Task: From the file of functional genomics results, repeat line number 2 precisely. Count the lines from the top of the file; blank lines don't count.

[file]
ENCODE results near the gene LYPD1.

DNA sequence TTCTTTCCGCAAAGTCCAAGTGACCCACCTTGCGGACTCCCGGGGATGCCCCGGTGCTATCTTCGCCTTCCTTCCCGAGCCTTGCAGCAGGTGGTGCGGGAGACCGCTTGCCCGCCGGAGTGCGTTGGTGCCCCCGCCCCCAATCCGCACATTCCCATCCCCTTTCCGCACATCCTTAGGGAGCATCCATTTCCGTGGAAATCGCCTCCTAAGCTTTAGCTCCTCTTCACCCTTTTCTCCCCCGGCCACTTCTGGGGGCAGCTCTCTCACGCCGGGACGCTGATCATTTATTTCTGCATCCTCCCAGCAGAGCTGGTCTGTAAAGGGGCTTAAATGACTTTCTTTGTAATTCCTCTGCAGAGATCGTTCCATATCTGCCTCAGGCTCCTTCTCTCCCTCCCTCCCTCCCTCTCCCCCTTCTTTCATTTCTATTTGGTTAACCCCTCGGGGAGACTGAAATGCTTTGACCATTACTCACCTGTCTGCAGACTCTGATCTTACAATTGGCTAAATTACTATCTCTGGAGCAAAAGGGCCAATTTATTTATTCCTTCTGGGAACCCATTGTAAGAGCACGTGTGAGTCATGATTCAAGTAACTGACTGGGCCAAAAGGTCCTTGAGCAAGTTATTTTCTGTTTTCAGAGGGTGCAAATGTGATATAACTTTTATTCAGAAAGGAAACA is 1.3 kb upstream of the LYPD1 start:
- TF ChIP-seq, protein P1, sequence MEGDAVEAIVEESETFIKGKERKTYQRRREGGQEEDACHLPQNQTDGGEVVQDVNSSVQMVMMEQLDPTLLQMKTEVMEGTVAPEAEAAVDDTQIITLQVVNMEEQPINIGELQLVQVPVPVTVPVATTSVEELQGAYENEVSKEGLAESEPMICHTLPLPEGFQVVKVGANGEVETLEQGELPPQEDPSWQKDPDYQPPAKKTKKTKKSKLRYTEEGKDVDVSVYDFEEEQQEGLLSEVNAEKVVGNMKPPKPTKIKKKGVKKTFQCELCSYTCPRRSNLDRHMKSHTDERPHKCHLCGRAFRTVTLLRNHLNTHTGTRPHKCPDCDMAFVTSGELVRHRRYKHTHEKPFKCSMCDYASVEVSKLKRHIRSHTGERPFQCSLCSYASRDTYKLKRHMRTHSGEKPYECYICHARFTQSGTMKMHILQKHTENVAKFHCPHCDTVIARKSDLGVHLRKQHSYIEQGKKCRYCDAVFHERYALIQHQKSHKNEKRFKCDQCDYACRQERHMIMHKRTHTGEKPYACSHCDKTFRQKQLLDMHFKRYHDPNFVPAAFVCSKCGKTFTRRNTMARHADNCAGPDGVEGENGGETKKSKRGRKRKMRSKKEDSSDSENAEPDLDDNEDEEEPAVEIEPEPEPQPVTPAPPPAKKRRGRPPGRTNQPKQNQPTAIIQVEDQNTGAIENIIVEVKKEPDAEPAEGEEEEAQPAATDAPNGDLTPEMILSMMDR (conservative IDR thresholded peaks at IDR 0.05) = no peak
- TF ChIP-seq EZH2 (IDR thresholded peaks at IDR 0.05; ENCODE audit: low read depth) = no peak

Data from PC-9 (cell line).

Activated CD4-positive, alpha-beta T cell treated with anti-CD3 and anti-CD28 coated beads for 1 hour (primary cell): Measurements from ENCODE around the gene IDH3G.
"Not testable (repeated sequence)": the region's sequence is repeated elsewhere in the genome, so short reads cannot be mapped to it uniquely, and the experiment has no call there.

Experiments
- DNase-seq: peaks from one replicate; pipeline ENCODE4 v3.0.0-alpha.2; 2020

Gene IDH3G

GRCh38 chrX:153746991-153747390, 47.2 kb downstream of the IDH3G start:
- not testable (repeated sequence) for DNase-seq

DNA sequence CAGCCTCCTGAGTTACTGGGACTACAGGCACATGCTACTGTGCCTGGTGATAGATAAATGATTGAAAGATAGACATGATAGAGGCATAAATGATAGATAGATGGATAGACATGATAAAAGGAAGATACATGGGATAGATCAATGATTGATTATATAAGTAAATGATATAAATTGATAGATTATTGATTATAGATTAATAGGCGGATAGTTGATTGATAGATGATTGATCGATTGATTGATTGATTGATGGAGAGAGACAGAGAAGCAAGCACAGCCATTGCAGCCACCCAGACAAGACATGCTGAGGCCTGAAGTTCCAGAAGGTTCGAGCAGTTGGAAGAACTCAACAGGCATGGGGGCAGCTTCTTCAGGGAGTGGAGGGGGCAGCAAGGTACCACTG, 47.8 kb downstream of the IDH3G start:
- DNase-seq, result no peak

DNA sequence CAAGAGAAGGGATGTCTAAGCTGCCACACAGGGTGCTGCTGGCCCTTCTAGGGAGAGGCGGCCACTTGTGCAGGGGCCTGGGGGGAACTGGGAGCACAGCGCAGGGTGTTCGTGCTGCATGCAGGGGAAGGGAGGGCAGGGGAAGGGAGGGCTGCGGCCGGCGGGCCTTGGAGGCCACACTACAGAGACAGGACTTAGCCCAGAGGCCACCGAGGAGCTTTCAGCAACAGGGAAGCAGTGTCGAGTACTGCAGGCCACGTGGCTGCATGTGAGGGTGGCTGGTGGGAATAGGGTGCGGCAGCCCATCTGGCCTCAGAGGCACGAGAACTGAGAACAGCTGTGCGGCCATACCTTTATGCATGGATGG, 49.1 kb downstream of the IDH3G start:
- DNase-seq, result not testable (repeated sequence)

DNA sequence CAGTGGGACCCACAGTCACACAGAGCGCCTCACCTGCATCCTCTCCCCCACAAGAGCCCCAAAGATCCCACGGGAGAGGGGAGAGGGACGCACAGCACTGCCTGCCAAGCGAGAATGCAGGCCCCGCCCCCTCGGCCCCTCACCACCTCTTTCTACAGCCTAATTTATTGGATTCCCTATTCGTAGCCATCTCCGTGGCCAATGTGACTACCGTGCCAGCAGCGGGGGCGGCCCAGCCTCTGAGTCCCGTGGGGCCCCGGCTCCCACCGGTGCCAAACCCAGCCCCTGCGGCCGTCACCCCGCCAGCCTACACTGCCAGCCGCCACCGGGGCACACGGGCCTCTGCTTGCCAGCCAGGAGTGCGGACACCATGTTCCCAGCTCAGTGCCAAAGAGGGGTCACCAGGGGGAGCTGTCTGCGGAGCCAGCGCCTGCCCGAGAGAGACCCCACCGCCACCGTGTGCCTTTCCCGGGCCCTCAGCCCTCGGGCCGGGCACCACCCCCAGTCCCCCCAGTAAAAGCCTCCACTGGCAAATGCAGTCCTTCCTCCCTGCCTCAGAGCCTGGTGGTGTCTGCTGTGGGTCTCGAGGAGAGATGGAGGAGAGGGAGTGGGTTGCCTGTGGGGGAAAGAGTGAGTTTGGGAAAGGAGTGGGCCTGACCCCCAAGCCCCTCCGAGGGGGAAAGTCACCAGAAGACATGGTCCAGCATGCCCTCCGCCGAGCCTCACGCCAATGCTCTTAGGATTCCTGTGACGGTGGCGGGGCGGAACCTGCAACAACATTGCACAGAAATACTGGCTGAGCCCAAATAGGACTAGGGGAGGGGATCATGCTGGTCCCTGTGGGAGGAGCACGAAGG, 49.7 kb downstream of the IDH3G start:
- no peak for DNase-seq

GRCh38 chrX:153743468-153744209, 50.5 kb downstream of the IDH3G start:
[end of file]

DNA sequence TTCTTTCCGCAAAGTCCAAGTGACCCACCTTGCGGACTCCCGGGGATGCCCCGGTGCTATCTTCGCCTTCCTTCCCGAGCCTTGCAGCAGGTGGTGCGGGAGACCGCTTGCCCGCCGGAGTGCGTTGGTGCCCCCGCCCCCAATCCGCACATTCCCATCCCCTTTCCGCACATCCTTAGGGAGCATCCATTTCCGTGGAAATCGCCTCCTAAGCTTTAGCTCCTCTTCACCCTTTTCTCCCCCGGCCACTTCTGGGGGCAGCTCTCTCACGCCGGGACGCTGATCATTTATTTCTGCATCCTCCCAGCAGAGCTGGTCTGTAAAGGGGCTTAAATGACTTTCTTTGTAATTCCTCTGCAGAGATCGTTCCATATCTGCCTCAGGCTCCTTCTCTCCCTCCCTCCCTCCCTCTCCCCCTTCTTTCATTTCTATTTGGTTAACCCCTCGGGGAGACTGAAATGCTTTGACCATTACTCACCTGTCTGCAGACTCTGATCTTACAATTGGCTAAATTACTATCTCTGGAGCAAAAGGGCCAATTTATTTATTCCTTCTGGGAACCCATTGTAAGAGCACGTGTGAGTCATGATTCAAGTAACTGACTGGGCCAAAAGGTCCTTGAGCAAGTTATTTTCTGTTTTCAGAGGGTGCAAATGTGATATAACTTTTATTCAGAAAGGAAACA is 1.3 kb upstream of the LYPD1 start: